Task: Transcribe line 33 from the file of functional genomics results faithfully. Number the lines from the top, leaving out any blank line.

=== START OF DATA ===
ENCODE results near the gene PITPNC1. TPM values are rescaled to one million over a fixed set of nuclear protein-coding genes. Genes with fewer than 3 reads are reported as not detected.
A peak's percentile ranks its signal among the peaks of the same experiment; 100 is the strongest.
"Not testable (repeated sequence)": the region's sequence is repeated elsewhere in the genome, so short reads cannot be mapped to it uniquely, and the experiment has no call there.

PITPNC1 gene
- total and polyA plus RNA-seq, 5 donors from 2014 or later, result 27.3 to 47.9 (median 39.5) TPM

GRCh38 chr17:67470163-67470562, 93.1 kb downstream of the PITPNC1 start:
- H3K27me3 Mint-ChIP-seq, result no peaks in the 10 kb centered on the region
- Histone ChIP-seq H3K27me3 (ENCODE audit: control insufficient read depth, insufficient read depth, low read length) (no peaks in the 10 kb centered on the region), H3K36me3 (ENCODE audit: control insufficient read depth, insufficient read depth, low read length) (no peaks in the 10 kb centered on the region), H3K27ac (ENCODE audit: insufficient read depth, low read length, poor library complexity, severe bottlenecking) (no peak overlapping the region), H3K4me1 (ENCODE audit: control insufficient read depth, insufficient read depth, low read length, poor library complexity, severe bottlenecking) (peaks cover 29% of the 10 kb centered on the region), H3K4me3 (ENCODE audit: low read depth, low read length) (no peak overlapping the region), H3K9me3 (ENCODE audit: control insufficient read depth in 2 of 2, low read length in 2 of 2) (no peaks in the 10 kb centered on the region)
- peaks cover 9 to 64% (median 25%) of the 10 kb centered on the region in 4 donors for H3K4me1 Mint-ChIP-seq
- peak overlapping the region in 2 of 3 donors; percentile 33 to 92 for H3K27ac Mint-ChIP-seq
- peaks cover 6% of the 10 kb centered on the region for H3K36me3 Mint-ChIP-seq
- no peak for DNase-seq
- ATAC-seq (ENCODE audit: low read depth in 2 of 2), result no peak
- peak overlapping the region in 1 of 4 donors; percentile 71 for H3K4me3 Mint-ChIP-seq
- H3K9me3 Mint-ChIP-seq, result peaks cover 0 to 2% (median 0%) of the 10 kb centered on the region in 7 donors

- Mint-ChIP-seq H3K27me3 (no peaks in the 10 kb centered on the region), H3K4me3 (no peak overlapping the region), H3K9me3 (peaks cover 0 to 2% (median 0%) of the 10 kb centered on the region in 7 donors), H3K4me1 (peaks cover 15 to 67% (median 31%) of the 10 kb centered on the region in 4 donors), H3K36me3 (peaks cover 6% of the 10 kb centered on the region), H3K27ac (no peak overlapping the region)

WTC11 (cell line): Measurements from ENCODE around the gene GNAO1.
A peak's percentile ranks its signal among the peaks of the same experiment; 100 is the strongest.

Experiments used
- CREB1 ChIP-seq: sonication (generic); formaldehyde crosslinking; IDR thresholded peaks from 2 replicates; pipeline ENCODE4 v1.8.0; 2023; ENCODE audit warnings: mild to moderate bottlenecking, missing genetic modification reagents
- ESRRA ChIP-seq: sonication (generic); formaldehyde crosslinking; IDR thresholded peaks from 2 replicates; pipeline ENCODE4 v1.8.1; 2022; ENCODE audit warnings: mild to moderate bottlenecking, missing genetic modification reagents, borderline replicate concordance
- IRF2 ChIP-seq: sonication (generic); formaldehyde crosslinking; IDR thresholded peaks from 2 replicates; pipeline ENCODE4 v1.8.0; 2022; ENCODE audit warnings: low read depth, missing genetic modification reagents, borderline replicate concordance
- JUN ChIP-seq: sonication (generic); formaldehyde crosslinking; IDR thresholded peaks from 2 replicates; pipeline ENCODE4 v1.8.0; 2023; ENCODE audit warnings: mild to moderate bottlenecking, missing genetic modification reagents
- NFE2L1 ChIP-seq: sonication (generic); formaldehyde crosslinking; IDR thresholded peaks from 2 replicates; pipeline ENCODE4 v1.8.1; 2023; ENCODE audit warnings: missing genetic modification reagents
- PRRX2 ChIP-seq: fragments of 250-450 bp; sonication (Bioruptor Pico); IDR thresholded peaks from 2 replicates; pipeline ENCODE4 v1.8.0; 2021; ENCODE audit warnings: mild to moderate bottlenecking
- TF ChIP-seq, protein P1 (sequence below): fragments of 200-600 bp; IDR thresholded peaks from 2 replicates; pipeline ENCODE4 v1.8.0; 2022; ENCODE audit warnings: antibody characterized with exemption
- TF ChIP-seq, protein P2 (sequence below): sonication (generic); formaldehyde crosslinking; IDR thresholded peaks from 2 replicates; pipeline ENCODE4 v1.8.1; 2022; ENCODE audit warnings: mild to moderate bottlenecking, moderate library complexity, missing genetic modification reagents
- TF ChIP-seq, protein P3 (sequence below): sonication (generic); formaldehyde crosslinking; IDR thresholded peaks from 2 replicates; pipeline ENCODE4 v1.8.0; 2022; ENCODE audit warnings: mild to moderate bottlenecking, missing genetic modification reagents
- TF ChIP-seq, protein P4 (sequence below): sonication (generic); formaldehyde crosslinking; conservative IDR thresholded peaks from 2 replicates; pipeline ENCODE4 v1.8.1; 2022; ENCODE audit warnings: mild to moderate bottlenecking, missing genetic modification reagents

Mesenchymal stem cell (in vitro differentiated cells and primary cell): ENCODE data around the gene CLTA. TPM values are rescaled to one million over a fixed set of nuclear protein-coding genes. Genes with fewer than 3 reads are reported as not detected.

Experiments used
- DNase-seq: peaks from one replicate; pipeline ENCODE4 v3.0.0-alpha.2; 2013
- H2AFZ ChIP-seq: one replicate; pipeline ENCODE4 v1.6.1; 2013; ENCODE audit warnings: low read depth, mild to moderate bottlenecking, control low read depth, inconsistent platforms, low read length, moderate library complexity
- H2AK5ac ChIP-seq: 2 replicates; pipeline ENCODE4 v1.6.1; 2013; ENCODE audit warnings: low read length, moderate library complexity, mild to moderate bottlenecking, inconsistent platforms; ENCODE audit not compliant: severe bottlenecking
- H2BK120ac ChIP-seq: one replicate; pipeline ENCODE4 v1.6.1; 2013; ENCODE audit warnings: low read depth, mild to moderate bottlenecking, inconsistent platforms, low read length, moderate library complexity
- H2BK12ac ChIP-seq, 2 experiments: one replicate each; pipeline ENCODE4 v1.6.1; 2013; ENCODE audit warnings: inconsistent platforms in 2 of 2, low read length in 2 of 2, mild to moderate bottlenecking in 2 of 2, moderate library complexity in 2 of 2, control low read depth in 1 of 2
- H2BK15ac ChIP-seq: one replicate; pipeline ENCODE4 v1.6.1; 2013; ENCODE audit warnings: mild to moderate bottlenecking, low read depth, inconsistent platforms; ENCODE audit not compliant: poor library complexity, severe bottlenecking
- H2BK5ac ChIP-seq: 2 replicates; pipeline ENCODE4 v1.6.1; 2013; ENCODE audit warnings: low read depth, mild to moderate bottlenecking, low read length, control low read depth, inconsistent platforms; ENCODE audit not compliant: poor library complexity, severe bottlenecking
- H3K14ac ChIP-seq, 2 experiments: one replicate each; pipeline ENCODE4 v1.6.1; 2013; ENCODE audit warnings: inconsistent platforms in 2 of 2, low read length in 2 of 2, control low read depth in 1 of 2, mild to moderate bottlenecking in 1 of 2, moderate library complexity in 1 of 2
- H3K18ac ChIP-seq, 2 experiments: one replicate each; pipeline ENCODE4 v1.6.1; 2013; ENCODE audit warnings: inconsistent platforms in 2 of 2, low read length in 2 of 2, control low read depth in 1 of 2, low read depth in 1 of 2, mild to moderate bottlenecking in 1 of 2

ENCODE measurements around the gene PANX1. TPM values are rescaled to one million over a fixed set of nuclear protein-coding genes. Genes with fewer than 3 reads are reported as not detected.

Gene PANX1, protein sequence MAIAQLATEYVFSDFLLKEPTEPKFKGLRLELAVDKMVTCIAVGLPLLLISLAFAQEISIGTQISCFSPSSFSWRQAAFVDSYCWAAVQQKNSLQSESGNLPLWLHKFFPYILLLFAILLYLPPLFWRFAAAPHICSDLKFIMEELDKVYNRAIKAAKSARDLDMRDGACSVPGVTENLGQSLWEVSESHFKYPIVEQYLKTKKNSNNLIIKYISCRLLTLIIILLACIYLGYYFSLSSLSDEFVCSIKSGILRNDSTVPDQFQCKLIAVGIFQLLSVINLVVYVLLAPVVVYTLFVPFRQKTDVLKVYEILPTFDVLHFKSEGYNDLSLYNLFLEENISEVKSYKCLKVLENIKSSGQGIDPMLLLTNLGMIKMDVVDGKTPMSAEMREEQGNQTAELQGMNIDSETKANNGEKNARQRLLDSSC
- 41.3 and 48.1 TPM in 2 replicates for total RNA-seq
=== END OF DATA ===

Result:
- H2AFZ ChIP-seq: one replicate; pipeline ENCODE4 v1.6.1; 2013; ENCODE audit warnings: low read depth, mild to moderate bottlenecking, control low read depth, inconsistent platforms, low read length, moderate library complexity